In determining whether an employee has been unfairly dismissed, the Fair Work Commission must be satisfied that the dismissal was harsh, unjust, or unreasonable. This decision will involve consideration of a range of pertinent factors, including whether there was a valid reason for dismissal.
When deciding whether there was a valid reason for dismissal, the courts will consider the context of any action (or non-action) and the conduct of the employee in question. This is a significant consideration for cases which involve a breach of policy in the context of an employee wrongfully obtaining a benefit related to their employment. In such circumstances, employers can be quick to dismiss an employee, which is not always a decision upheld by the Fair Work Commission.
Based on the cases referenced below, it appears the Fair Work Commission is most concerned about whether the alleged acts of misappropriation or breach of policy were done dishonestly. If dishonesty is not established, the dismissal may be ruled as harsh, unjust, or unreasonable, especially in circumstances where a written warning would suffice. For example, in the case of Lance Camilleri v IBM Australia Limited (U2014/5954), Mr Camilleri was entitled to travel benefits and was reimbursed for those expenses. Mr Camilleri was dismissed following an internal audit which revealed he had made 141 improper claims for expenses which were non-related to his employment travel benefits.
The Fair Work Commission held that the breach constituted a valid reason to terminate Mr Camilleri’s employment. However, the Commission still found that the dismissal was unjust because there was an excessive delay between the breaches and the dismissal. Further, the employer failed to consider the fact that Mr Camilleri had been employed for over 17 years, and the Commission considered that Mr Camilleri had offered to reimburse the employer for the benefit that he had wrongfully obtained. The Commission ordered Mr Camilleri’s reinstatement and awarded him 50% of his lost remuneration.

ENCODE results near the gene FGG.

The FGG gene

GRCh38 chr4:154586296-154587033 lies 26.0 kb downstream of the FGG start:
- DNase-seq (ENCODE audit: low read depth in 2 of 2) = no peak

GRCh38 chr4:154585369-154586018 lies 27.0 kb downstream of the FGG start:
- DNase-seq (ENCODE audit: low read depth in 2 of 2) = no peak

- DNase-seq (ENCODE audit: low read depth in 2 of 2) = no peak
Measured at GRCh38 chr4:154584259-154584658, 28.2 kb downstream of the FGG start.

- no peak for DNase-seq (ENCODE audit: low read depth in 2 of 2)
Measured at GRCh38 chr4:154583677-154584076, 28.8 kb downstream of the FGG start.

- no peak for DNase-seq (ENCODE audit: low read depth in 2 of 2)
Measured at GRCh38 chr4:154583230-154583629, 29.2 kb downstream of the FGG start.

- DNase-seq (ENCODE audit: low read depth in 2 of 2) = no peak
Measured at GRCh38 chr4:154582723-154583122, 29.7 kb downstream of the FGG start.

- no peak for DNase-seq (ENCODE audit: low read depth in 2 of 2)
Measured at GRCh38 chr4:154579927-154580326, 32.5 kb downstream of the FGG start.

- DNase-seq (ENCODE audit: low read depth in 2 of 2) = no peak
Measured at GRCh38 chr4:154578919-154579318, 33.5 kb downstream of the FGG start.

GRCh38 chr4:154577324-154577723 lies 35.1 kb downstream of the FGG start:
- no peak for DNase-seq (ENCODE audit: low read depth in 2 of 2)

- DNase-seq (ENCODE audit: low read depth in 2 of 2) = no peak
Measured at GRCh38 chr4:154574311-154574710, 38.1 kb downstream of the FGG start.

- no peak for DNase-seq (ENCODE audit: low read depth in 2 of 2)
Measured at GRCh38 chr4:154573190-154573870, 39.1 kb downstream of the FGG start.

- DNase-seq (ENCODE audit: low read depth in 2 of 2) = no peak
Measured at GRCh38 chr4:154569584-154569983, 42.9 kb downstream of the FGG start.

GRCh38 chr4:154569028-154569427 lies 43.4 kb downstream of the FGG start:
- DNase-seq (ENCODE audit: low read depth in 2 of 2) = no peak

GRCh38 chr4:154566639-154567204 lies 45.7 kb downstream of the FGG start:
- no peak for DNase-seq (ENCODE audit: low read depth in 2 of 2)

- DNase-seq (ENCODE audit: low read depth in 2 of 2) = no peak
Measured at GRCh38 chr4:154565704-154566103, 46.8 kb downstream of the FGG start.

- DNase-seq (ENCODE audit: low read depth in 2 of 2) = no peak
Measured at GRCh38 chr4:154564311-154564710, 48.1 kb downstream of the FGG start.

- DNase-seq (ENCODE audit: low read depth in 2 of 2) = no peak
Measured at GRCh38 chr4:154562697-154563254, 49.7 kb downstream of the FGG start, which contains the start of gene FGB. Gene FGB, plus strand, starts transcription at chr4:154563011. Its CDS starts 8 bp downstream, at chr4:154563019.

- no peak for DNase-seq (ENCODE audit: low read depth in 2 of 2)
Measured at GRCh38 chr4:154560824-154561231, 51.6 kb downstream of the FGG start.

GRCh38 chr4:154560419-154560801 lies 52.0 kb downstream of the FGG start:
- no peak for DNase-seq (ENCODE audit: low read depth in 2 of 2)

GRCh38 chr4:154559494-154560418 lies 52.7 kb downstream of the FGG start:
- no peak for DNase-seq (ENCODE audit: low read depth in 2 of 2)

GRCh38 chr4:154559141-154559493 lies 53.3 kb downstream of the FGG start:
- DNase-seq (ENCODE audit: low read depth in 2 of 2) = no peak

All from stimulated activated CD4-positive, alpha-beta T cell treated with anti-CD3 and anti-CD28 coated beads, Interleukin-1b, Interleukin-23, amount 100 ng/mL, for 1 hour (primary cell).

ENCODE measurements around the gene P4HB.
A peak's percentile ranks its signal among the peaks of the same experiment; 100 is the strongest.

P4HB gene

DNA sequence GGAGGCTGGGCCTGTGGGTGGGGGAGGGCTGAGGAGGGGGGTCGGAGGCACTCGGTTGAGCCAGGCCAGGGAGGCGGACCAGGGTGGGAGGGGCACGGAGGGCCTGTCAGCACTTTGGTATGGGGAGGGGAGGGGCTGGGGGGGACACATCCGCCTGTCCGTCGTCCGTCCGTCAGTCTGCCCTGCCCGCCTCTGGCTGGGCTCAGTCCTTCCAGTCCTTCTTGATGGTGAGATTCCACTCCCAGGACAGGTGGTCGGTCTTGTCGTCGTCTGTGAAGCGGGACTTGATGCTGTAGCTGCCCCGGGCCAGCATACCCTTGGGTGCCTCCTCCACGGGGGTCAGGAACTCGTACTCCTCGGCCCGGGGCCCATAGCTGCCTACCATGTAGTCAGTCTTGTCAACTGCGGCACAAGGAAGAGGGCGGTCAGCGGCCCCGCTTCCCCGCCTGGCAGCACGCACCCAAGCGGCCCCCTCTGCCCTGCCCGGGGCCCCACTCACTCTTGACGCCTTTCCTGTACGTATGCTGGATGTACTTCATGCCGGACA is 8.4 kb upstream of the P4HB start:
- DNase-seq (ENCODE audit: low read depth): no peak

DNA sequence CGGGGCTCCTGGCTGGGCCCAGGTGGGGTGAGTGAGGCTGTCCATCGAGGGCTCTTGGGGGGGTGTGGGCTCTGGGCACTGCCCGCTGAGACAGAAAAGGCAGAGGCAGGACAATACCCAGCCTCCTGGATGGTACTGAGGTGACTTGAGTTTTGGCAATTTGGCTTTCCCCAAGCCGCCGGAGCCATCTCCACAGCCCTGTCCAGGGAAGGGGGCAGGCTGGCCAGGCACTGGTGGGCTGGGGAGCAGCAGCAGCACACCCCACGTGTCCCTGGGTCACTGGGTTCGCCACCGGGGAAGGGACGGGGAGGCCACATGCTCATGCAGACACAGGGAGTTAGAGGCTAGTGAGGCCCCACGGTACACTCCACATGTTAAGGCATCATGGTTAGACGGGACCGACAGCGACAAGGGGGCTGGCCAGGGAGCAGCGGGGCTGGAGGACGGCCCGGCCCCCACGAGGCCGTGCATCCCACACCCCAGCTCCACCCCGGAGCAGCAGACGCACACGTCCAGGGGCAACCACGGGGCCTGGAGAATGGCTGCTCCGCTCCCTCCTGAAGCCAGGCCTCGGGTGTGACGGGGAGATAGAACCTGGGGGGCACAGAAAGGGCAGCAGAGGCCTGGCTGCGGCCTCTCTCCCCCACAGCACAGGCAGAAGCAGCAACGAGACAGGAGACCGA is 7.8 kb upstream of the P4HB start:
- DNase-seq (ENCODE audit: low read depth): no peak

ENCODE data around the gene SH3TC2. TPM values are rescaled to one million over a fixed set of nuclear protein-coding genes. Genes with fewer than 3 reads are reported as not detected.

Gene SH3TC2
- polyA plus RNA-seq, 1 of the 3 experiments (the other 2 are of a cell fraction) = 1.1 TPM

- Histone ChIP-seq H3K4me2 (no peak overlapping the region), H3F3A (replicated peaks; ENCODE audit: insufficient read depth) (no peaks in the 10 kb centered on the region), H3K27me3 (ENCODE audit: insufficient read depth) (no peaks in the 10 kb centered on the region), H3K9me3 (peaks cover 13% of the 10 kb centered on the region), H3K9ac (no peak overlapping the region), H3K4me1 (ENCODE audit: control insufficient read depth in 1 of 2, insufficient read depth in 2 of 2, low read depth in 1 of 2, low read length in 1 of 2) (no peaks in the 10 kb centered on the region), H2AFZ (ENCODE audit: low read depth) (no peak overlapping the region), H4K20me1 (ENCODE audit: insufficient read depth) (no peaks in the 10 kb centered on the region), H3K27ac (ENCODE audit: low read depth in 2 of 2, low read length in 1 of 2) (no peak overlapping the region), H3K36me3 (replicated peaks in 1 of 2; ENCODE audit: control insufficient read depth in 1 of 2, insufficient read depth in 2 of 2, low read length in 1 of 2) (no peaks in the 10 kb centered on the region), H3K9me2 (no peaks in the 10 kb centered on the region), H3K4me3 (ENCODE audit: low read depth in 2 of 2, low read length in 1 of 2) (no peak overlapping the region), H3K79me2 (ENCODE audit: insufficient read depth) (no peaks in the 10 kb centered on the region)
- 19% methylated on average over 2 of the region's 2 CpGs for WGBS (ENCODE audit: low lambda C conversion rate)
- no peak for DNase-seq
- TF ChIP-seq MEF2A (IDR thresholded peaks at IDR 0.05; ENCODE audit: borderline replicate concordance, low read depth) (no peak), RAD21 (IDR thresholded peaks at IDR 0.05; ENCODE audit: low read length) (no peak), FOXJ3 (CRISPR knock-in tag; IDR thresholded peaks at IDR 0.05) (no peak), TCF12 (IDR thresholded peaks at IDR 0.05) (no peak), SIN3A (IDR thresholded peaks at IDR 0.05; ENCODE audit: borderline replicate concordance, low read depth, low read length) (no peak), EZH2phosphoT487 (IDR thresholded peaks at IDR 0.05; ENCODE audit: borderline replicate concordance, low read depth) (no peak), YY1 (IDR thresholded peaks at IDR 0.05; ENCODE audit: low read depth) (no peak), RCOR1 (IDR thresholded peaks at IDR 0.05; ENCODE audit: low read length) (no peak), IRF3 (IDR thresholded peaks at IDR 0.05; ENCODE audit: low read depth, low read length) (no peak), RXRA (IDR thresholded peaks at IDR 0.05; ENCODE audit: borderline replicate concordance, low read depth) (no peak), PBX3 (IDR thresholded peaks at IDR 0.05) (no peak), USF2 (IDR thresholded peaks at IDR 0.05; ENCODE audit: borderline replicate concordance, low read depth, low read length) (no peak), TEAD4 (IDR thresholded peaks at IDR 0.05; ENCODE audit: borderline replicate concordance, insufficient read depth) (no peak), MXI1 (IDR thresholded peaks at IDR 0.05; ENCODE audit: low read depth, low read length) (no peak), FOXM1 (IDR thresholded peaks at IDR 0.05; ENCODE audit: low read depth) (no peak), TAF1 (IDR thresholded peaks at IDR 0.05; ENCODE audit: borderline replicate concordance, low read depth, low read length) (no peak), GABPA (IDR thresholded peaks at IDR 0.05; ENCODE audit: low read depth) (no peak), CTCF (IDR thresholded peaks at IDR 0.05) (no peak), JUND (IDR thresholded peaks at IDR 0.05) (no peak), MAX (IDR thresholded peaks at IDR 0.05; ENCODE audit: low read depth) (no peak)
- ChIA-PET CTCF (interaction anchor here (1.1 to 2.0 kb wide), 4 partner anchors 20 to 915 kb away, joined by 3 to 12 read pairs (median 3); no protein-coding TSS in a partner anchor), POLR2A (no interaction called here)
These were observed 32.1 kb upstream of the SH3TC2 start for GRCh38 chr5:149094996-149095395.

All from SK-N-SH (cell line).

In the cases of Sione Amiatu v Toll Ipec Pty Ltd T/A Toll (U2014/13166), Franke Ioane v Toll Ipec Pty Ltd T/A Toll (U2014/13167) and Marcello Mastroianni v Toll Ipec Pty Ltd T/A Toll (U2014/13168), three Toll employees were given the option to resign from their employment following an event of alleged misconduct. The allegation of misconduct involved removing items of clothing (work uniforms) from a cardboard box and later wearing these clothes on site. This was captured on CCTV footage.
Once the employer became aware of the employees’ misconduct, an investigation and disciplinary procedures commenced. The Transport Workers’ Union (TWU) proposed that the employees be given the option to resign from their employment, to which the employees subsequently agreed to. The employees met with TWU and were informed of the employer’s intention to terminate their employment and “call the coppers”. As a result, the employees submitted their letters of resignation on the paper provided by TWU and in wording which was dictated by a TWU organiser.